Skip The Dishes and Just Eat

Capture the at-home market and increase your revenue by partnering with an online food delivery service.

Skip The Dishes_Logo

Skip the Dishes popped up as an online food delivery service in Saskatoon in 2013 and grew quite quickly until it was purchased by a similar British company, Just Eat, in 2016.

Skip the Dishes had an algorithmic connection to nearly 3,000 restaurants and hundreds of thousands of purchasing customers; Just Eat, on the other hand, has over 16 million users and 64,000 restaurants. The sale was worth about $110 million. Those numbers sum up this sector of the market – with more to come: it is estimated that the online food delivery market in Canada is worth more than $2.5 billion and growing.

But who are those millions of users around North America and the world? Among the most important group are Millennials: this cohort, aged approximately 18-29 years, makes up one-third of the country’s population. It is also estimated that 50 percent of Millennials make their restaurant decisions through social media and about 25 percent of them use online restaurant ordering and delivery services via their smartphones. That game-changing number is only expected to grow so that by 2020, 70 percent of restaurant purchases will be made off premises. Technomic calls take-away and delivery the fastest growing sector for both casual dining and full-service dining.

Given the math and expected increases to the minimum wage in Ontario, restaurants and food businesses may be well advised to investigate the potential such food delivery apps may present to their business models.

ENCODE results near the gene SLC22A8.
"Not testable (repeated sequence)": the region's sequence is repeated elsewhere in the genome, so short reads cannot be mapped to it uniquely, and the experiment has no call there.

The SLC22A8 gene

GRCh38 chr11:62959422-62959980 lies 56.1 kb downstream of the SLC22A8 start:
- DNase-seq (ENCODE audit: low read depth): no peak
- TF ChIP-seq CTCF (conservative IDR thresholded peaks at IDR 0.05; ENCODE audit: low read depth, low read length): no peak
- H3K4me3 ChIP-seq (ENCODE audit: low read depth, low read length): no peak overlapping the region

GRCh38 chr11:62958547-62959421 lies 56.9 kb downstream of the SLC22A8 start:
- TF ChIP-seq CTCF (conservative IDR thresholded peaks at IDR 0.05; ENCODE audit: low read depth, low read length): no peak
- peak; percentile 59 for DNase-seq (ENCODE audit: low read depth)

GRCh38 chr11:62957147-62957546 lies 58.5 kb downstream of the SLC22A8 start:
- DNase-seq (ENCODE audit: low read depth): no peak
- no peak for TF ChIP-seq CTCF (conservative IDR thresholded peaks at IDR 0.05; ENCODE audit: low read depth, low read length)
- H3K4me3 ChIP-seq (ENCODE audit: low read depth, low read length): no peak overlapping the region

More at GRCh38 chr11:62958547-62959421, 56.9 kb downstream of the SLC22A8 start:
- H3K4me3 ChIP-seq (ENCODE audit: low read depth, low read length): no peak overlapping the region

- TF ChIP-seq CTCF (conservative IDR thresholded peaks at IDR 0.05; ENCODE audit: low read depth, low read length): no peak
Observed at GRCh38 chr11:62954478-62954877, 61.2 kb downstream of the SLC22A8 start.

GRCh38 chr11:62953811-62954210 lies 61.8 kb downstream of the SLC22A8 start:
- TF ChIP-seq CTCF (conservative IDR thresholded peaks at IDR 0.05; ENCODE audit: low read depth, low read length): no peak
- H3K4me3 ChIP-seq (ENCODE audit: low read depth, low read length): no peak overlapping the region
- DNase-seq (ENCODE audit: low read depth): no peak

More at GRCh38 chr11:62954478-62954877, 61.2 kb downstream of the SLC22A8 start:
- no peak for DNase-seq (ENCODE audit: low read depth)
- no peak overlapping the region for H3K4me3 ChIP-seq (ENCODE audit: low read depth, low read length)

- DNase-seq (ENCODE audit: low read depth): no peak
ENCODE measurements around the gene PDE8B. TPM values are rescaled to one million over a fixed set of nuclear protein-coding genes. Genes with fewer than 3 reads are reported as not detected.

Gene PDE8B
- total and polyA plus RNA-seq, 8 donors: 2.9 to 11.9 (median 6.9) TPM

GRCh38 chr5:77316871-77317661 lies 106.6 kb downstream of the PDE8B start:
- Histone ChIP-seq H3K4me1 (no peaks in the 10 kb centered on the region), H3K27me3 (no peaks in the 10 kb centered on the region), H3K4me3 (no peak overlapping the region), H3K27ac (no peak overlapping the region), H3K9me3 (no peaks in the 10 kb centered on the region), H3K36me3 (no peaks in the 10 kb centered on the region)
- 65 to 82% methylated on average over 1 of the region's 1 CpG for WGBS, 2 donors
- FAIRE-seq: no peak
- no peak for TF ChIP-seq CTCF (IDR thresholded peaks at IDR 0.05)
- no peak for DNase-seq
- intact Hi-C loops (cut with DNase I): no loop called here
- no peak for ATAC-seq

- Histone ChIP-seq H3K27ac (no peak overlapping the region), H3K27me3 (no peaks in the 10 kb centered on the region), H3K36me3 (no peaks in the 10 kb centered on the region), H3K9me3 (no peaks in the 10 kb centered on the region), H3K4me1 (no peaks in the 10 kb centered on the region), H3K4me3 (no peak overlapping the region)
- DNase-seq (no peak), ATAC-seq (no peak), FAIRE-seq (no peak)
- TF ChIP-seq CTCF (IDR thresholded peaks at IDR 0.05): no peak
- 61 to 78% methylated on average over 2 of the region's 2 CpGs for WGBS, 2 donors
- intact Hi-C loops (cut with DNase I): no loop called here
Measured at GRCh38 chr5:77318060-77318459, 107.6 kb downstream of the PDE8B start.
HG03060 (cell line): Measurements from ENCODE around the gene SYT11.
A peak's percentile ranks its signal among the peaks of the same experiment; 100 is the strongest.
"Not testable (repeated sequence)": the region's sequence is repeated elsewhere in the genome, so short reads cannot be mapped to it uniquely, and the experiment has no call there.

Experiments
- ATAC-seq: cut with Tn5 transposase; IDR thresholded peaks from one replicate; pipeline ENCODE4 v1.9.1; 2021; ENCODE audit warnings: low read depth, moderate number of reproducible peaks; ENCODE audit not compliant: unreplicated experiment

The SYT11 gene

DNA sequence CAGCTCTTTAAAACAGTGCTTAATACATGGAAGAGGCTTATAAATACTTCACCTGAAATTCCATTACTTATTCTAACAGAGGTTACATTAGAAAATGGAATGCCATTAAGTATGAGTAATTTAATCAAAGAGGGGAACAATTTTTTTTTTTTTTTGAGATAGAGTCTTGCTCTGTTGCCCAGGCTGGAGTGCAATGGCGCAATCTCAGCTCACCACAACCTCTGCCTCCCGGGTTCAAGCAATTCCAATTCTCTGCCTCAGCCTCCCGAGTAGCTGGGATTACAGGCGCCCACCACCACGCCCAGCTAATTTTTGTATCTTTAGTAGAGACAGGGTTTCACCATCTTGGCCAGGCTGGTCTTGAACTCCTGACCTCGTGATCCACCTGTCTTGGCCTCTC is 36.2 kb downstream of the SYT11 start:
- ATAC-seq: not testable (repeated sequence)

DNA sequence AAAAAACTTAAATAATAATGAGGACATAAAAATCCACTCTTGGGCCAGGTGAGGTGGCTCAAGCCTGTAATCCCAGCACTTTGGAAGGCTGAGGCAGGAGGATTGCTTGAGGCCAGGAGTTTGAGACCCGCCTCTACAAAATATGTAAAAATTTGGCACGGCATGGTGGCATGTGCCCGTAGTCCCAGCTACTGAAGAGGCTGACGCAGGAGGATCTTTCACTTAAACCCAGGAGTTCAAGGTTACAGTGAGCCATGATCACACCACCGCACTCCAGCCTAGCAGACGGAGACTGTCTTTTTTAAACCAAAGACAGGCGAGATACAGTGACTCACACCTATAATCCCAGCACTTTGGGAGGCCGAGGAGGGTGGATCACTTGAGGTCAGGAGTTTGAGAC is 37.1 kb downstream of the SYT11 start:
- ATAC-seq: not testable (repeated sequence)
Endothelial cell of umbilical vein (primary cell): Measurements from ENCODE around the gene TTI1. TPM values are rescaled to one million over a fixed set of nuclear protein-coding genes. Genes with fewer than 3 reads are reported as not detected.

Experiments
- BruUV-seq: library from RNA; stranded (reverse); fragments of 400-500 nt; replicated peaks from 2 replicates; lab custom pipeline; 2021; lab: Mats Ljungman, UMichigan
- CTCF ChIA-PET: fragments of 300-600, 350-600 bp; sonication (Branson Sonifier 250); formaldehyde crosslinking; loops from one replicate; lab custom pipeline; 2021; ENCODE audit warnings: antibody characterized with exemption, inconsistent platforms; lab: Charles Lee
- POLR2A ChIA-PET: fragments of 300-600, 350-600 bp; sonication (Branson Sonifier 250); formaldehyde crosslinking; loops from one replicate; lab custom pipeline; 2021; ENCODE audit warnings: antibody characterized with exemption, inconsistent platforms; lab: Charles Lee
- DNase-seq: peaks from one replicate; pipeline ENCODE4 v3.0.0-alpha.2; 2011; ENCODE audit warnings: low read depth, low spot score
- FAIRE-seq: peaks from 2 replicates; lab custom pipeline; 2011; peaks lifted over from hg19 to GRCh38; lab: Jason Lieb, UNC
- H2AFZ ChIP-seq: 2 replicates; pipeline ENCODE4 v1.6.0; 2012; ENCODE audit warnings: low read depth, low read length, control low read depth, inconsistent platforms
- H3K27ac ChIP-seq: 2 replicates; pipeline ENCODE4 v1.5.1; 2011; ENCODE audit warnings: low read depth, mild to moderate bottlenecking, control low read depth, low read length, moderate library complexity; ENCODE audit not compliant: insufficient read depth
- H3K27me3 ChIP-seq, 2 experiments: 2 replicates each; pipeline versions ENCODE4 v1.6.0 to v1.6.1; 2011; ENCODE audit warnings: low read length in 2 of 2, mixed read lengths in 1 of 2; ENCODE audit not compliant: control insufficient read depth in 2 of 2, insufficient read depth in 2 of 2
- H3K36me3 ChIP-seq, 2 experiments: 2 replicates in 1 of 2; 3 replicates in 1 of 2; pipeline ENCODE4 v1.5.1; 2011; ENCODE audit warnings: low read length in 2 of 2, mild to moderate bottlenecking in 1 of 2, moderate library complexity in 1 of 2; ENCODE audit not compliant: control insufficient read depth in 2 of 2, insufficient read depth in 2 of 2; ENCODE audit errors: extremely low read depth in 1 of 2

With online ordering, the process varies slightly from service to service. Essentially, users download an app and set up an account. They enter their location and find restaurants that are part of the Skip the Dishes family (or other service) in that area. They then order the meals they want through the ordering service’s website, and a courier (a freelance contractor who is usually paid a portion of the fee) makes the delivery for a charge, which usually depends on the drive time to the location and ranges anywhere up to $7. The app informs the user of delivery times that might be expected and the food is driven to the chosen location. Of course, like so much of the industry, the app allows users to rate the overall experience.

It would make sense that restaurants could capture a market who want to remain home and order food during big sporting events such as the hockey playoffs, World Cup soccer and the Super Bowl.

Though restaurants pay a commission – which needs to be evaluated closely as to its worth to the restaurant – the intent of Skip the Dishes, Just Eat or UberEATS is to generate new revenue streams and new customers for food businesses that is beyond their bricks-and-mortar venue.

That commission, of course, must be calculated as a cost just like labour, food purchasing, rent, utilities and marketing.

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